Height, Weight and Plate Armour

I have always struggled with how best to prevent character inheritance from spoiling the balance of my campaigns. This is brought into special relief by plate armour, which I give to newly rolled up Fighting-Men for cheap (50 coins, as per Men & Magic) and then sell for a much steeper price in the marketplaces of the campaign world. My reasoning is as follows: new warriors should already come equipped with the critical boost of plate armour, but such a powerful resource should be a pricy upgrade for later characters and henchmen. Yet at gaming tables as deadly as mine, those plucky warriors do end up dying, thus leaving their priceless plate for the rest of the party's malfeasance.

Plate armour, of course, is the nicest thing a low-level party has to inherit. At higher levels, inheritance does not cause such imbalance problems in my experience, so I can happily focus my efforts on the specific problem of plate armour. Loathe as I am to import overly artificial or contrived constraints on our favorite numeral three armour class, we must look to the particularities of the historical suit of full plate.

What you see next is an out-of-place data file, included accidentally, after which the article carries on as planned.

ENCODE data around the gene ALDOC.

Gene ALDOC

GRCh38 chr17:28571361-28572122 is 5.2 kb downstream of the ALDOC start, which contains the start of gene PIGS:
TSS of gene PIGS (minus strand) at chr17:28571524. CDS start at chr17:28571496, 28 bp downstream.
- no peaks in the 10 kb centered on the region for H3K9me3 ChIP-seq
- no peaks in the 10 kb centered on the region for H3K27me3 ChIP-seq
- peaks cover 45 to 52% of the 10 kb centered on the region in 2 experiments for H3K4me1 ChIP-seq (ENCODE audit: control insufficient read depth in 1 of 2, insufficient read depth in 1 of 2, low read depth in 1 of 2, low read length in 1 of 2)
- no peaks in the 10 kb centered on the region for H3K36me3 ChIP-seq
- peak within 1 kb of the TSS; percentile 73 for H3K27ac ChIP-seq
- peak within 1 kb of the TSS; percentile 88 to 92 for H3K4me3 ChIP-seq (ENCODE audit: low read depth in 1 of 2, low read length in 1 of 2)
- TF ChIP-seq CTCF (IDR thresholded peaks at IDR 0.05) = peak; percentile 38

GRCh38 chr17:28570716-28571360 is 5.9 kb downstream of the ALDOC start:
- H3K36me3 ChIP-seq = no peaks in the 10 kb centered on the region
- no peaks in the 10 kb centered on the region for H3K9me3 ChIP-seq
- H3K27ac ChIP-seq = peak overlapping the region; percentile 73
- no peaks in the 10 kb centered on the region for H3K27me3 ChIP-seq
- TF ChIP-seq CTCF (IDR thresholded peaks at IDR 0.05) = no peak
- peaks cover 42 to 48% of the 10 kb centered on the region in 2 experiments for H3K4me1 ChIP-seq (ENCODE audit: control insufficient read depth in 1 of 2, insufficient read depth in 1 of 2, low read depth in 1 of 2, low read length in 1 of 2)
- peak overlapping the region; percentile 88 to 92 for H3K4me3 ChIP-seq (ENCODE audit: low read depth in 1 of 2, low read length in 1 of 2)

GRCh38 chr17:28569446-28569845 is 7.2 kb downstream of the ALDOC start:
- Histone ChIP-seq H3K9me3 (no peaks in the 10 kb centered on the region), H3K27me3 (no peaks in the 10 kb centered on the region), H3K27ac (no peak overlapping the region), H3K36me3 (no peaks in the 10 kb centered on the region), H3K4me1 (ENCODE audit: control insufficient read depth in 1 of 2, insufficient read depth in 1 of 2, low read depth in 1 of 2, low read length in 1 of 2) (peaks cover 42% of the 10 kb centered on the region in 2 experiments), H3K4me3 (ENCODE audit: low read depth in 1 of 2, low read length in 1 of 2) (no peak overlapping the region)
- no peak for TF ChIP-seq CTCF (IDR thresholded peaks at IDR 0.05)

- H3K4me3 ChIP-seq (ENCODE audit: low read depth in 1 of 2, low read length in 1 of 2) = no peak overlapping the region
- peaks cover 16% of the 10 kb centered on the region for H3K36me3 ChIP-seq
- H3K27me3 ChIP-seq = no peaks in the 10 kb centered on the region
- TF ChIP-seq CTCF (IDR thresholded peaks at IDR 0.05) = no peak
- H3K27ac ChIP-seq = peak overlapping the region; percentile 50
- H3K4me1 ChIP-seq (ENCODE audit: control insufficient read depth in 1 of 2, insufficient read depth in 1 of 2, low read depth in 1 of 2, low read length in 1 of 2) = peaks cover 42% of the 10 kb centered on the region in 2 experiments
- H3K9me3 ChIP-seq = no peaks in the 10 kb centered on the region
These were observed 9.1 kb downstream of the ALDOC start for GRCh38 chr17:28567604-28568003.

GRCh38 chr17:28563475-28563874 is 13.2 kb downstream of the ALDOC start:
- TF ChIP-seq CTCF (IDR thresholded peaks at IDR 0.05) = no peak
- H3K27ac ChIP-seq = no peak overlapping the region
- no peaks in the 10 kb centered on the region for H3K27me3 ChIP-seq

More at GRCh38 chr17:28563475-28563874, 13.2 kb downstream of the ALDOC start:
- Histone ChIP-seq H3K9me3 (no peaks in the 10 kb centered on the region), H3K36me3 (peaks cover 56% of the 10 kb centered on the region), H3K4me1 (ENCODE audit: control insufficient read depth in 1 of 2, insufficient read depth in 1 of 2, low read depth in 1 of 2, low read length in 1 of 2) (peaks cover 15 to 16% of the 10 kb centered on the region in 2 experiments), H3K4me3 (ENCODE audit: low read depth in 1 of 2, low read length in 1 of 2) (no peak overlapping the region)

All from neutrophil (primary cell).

What immediately stands out is that, more so than any other piece of armour (let alone equipment), plate armour is custom tailored to its owner. Here, the height and weight of the wearer are of principle importance. Not only does transferring the suit to a new owner entail a thorough scrubbing to remove any remnants, but the body type of the new ward must be similar enough to the former, lest the suit require an extensive retooling to properly balance and fit comfortably. We must therefore provide a method to determine the height and weight of characters in OD&D. And Lo!;

Human: 5 feet*
Elf: 4 feet*
Dwarf/Hobbit: 3 feet*
*Add 3d6 inches for males or 2d6 inches for females.

1 Stone per foot (rounded) + 2d6 (average build) or + 1d6 (slim) or + 3d6 (heavy)

For the uninitiated, this results in an average male hero of 5'11" and 182 lbs. If the dispossessed and the new owner are within 3" of height and 3 stone of weight, the inherited armour can be worn without difficulty. Otherwise, the armour must be retooled - to the price of a new suit of armour!

Thursday, July 22, 2010

The Sage

Here is my final optional class for pulpy campaigns: the sage. Also, check out the wanderer and the rogue if you missed them.